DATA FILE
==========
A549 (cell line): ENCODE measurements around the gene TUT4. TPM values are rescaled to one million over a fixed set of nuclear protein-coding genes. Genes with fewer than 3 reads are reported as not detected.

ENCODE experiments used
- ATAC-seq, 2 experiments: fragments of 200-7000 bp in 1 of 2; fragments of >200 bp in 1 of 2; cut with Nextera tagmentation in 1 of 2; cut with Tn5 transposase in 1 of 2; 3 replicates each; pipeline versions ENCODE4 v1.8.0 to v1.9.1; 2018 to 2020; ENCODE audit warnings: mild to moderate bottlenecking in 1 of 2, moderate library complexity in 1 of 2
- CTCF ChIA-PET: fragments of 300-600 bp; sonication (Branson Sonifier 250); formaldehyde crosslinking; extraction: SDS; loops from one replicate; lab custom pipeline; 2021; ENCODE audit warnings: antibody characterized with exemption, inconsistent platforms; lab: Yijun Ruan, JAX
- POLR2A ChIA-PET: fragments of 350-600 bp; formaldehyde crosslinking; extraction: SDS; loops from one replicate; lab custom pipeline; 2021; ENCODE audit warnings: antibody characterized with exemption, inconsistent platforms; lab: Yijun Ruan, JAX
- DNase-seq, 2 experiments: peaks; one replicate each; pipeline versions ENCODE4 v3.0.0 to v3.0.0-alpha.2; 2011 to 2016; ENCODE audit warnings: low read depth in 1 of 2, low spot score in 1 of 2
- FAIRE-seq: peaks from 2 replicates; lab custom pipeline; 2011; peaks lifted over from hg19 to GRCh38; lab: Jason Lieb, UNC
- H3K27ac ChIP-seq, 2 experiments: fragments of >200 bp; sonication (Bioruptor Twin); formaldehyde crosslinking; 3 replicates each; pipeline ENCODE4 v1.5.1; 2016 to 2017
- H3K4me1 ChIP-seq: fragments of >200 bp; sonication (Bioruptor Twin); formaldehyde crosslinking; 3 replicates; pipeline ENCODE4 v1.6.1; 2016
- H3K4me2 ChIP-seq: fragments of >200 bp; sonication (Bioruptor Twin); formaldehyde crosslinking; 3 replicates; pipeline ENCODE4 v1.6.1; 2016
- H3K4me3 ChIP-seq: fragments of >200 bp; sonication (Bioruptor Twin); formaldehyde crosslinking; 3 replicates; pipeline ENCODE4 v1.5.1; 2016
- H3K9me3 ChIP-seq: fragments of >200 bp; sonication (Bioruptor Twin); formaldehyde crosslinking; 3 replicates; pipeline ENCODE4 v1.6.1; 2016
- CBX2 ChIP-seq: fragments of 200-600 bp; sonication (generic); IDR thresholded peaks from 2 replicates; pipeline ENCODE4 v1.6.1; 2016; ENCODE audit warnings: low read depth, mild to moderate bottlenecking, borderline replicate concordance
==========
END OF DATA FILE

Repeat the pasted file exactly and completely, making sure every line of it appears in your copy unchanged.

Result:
A549 (cell line): ENCODE measurements around the gene TUT4. TPM values are rescaled to one million over a fixed set of nuclear protein-coding genes. Genes with fewer than 3 reads are reported as not detected.

ENCODE experiments used
- ATAC-seq, 2 experiments: fragments of 200-7000 bp in 1 of 2; fragments of >200 bp in 1 of 2; cut with Nextera tagmentation in 1 of 2; cut with Tn5 transposase in 1 of 2; 3 replicates each; pipeline versions ENCODE4 v1.8.0 to v1.9.1; 2018 to 2020; ENCODE audit warnings: mild to moderate bottlenecking in 1 of 2, moderate library complexity in 1 of 2
- CTCF ChIA-PET: fragments of 300-600 bp; sonication (Branson Sonifier 250); formaldehyde crosslinking; extraction: SDS; loops from one replicate; lab custom pipeline; 2021; ENCODE audit warnings: antibody characterized with exemption, inconsistent platforms; lab: Yijun Ruan, JAX
- POLR2A ChIA-PET: fragments of 350-600 bp; formaldehyde crosslinking; extraction: SDS; loops from one replicate; lab custom pipeline; 2021; ENCODE audit warnings: antibody characterized with exemption, inconsistent platforms; lab: Yijun Ruan, JAX
- DNase-seq, 2 experiments: peaks; one replicate each; pipeline versions ENCODE4 v3.0.0 to v3.0.0-alpha.2; 2011 to 2016; ENCODE audit warnings: low read depth in 1 of 2, low spot score in 1 of 2
- FAIRE-seq: peaks from 2 replicates; lab custom pipeline; 2011; peaks lifted over from hg19 to GRCh38; lab: Jason Lieb, UNC
- H3K27ac ChIP-seq, 2 experiments: fragments of >200 bp; sonication (Bioruptor Twin); formaldehyde crosslinking; 3 replicates each; pipeline ENCODE4 v1.5.1; 2016 to 2017
- H3K4me1 ChIP-seq: fragments of >200 bp; sonication (Bioruptor Twin); formaldehyde crosslinking; 3 replicates; pipeline ENCODE4 v1.6.1; 2016
- H3K4me2 ChIP-seq: fragments of >200 bp; sonication (Bioruptor Twin); formaldehyde crosslinking; 3 replicates; pipeline ENCODE4 v1.6.1; 2016
- H3K4me3 ChIP-seq: fragments of >200 bp; sonication (Bioruptor Twin); formaldehyde crosslinking; 3 replicates; pipeline ENCODE4 v1.5.1; 2016
- H3K9me3 ChIP-seq: fragments of >200 bp; sonication (Bioruptor Twin); formaldehyde crosslinking; 3 replicates; pipeline ENCODE4 v1.6.1; 2016
- CBX2 ChIP-seq: fragments of 200-600 bp; sonication (generic); IDR thresholded peaks from 2 replicates; pipeline ENCODE4 v1.6.1; 2016; ENCODE audit warnings: low read depth, mild to moderate bottlenecking, borderline replicate concordance